Even within the Black Lives Matter movement itself there seems not to be an equal valuation of all lives. It is not widely known that the Black Lives Matter movement found its beginnings in the string of murders involving black transgender women. Most people in the United States seem to be much less anxious to stand up and speak out in defense of LGBTQ rights—an issue inseparably connected to the claim that “all” Black Lives Matter.
While I thoroughly affirm the premise of Black Lives Matter, I remain concerned about the fact that most black people who die as a result of gun violence do not die as a result of an encounter with a police officer. They die at the hands of another black person. Many black activists dismiss black-on-black crime or inter-communal violence as a false construct that obscures what is for them the larger issue—the abuse of police power. That may be a winning argument in a public rally, but it rings hollow when standing—as I have done far too many times—at the graveside of a child caught in the crossfire of gang violence.
The events in Dallas, followed by the shooting of police officers in several other cities, has undoubtedly made matters worse in terms of police-community relations. Police officers may be more suspicious when approaching a black suspect. Many black people are already suspicious— even paranoid—when being stopped and approached by the police. Black parents continue to drill into their children how they should act and what they should and should not say during an encounter with any law enforcement officer. Having “the talk” with their children about the potential dangers of engaging with the police may be hard for white parents to comprehend since many white people easily assume that police are present to keep them safe.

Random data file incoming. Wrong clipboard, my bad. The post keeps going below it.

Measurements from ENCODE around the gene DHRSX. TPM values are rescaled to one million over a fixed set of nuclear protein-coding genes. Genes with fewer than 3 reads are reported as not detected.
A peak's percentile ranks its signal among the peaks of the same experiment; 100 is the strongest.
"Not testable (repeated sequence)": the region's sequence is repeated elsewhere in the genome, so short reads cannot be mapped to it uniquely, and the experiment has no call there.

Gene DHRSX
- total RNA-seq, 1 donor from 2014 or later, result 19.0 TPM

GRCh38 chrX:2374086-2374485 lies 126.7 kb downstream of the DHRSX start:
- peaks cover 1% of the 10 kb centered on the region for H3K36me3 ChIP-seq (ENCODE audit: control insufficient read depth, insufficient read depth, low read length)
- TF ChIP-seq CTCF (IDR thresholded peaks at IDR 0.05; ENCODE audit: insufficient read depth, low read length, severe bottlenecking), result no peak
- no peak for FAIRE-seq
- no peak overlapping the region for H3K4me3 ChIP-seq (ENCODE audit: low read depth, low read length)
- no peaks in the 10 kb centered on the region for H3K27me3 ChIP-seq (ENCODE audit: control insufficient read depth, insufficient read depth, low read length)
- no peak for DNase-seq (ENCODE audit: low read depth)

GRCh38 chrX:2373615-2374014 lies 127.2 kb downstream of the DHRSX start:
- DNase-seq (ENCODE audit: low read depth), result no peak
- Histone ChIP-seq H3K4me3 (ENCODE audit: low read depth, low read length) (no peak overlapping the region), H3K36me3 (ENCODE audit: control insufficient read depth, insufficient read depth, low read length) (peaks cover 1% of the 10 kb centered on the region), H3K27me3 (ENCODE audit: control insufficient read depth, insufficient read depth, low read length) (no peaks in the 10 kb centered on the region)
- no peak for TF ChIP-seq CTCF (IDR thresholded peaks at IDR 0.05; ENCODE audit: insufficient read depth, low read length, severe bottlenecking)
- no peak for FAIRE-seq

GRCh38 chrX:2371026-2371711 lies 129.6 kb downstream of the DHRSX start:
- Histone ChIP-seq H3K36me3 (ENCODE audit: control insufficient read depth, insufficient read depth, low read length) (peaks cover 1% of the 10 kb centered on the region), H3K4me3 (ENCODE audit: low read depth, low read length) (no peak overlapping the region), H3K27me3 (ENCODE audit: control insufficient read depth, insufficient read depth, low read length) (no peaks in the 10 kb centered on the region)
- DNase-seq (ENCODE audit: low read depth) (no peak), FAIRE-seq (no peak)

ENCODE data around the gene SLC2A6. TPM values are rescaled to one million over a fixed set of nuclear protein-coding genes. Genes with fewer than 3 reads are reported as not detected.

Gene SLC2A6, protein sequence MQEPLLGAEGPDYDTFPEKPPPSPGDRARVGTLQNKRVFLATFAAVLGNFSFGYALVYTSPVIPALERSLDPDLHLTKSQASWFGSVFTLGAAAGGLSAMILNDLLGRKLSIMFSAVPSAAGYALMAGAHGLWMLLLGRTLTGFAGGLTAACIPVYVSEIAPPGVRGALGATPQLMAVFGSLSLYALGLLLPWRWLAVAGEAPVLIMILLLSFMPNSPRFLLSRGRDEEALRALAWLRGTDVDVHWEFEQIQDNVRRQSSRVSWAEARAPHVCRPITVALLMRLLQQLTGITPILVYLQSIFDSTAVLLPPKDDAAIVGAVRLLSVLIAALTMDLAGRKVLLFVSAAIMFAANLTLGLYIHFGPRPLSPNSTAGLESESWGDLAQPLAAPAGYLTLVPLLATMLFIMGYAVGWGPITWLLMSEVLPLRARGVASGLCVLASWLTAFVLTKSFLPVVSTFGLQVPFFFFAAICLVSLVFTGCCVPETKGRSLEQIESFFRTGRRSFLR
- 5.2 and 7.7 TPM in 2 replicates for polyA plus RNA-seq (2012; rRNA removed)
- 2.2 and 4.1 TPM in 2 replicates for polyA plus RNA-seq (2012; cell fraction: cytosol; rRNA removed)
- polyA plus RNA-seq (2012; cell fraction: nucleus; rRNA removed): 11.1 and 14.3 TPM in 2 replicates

It is one of the worst times in America, but it is also the right time for people of faith in the message and example of Jesus Christ to stand up and speak out concerning the values that we hold dear. The way out of this valley of the shadow of death will only be found when all of us realize that all black lives and, indeed, all lives really do matter.
Galatians 3:28 says, “There is no longer Jew or Greek, there is no longer slave or free, there is no longer male and female; for all of you are one in Christ Jesus.” That principle should not only inform us as we figure out how to relate to one another inside the church community but should also be the standard by which we operate outside the walls of our church, spreading the truth of the gospel in this increasingly diverse country and world.
As a person of deep and unshakable faith in God, I cling to an old gospel song’s lyrics: “If we ever needed the Lord before, we sure do need Him now.” I invite and encourage all Christians to stand on the promises and the power of God!
The Rev. Dr. Marvin A. McMickle is president of Colgate Rochester (N.Y.) Crozer Divinity School.
Photo credit: Thomas Hawk